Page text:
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Hartford Hospital Doctor Travels to Ukraine to Offer Mass Casualty Training

May 17, 2022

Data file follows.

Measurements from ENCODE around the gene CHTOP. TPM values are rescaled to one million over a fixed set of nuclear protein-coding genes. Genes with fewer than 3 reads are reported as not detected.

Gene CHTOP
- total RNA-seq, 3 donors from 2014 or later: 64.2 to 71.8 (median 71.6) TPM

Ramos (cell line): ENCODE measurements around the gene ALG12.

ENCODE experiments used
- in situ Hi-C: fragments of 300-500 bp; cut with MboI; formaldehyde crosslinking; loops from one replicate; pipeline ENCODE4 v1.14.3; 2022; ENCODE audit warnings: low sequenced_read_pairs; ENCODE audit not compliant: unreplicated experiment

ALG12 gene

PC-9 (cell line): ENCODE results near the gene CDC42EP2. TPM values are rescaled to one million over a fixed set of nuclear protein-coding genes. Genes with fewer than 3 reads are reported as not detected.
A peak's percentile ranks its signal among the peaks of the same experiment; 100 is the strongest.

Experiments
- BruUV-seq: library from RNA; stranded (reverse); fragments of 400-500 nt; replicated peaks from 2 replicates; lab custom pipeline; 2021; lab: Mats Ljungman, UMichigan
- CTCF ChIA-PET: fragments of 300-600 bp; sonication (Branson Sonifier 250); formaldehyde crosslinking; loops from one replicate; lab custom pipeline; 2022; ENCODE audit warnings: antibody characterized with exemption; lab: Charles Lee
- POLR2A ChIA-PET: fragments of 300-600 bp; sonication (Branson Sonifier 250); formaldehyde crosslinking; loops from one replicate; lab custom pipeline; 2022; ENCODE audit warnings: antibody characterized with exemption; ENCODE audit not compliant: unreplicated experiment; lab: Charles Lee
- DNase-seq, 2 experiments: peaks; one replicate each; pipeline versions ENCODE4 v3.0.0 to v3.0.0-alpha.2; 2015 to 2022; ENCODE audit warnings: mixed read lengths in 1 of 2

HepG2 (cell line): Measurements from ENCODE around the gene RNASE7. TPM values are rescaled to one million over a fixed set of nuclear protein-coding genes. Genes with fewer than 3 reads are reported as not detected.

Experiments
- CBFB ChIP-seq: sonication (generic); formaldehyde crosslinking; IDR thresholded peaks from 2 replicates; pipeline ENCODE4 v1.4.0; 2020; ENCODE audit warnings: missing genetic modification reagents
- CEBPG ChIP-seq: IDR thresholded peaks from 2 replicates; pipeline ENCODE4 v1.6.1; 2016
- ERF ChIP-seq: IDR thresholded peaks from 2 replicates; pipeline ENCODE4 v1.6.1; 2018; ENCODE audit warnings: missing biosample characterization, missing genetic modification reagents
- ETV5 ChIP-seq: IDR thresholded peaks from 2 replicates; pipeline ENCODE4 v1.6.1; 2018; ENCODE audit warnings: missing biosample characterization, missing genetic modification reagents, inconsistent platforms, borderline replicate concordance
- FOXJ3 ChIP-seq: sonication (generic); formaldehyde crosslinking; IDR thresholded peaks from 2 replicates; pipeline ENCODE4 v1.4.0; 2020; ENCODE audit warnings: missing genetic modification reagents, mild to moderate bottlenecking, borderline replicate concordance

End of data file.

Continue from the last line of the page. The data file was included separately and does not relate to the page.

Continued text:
A Hartford Hospital doctor recently shared his emergency medicine skills with medical staff in Ukraine as part of a medical mission. A member of Team Rubicon since 2018, Stanley Chartoff, MD, MPH, FACEP, FAWM, traveled to western Ukraine for three weeks on a medical support mission. Dr. Chartoff said initially the primary mission was to provide medical care for displaced people at shelters, including primary care concerns and minor illnesses, but because of the strong Ukrainian medical system, there wasn't a high need. Instead, they were asked to provide instruction for physicians, nurses and paramedics about chemical warfare and trauma training for a mass casualty event, such as Stop the Bleed and triage methods. Dr. Chartoff is an attending physician at the Hartford Hospital Department of Emergency Medicine and is the chairman of the Disaster Preparedness Committee. He also has 30 years of military experience. “Most of it was new to them,” he said of the emergency training. “They may have had superficial exposure, but this type of training was very much needed.” Teaching in Ukraine He taught in larger group settings at a variety of hospitals, including the main teaching hospital Lviv Regional Clinical Hospital. In the teaching theater, he said about 110 people were able to attend the training. “People were very appreciative and asked a lot of questions,” he said. Chartoff said Lviv is a beautiful old-world city with cobblestone streets and cathedrals, but also modern amenities. The group of 18 also traveled to other nearby cities within a two-hour radius, speaking with people at shelters and soldiers who were injured and recovering. Although there were nightly air raids and bombings in the region, they weren’t in the area of the city where they were staying. “I was extremely impressed with the Ukrainian people. Several of the people I spoke to had relatives from further east that were more affected by the conflict,” he said. “They tried to keep a sense of normalcy, going out to dinner, walking their dogs. It was a part of their resilience.” Chartoff in Ukraine Chartoff said he thinks these trips are important as the U.S. has a lot to offer for training. “With my experience and training, I think it is important to share the knowledge, and obviously there is a need.” Last spring, during the height of the COVID pandemic, he spent three weeks in an emergency department in Navaho Nation, in Arizona, with Team Rubicon offering medical care. He also has responded to disaster situations, such as hurricanes. Team Rubicon is an international, non-governmental organization that specializes in disaster response. He said the staff at Hartford Hospital and Kenneth Robinson, MD, chief of emergency medicine at Hartford Hospital, were very supportive of the mission. “I was gone for a month and had to get my shifts covered, my co-workers were very supportive and helpful with that, as they have been in the past,” he said. He also speaks about his experiences to residents, and he has an international disaster fellowship at UCONN. He said some former residents have joined Team Rubicon and some of the emergency department nurses are getting involved as well.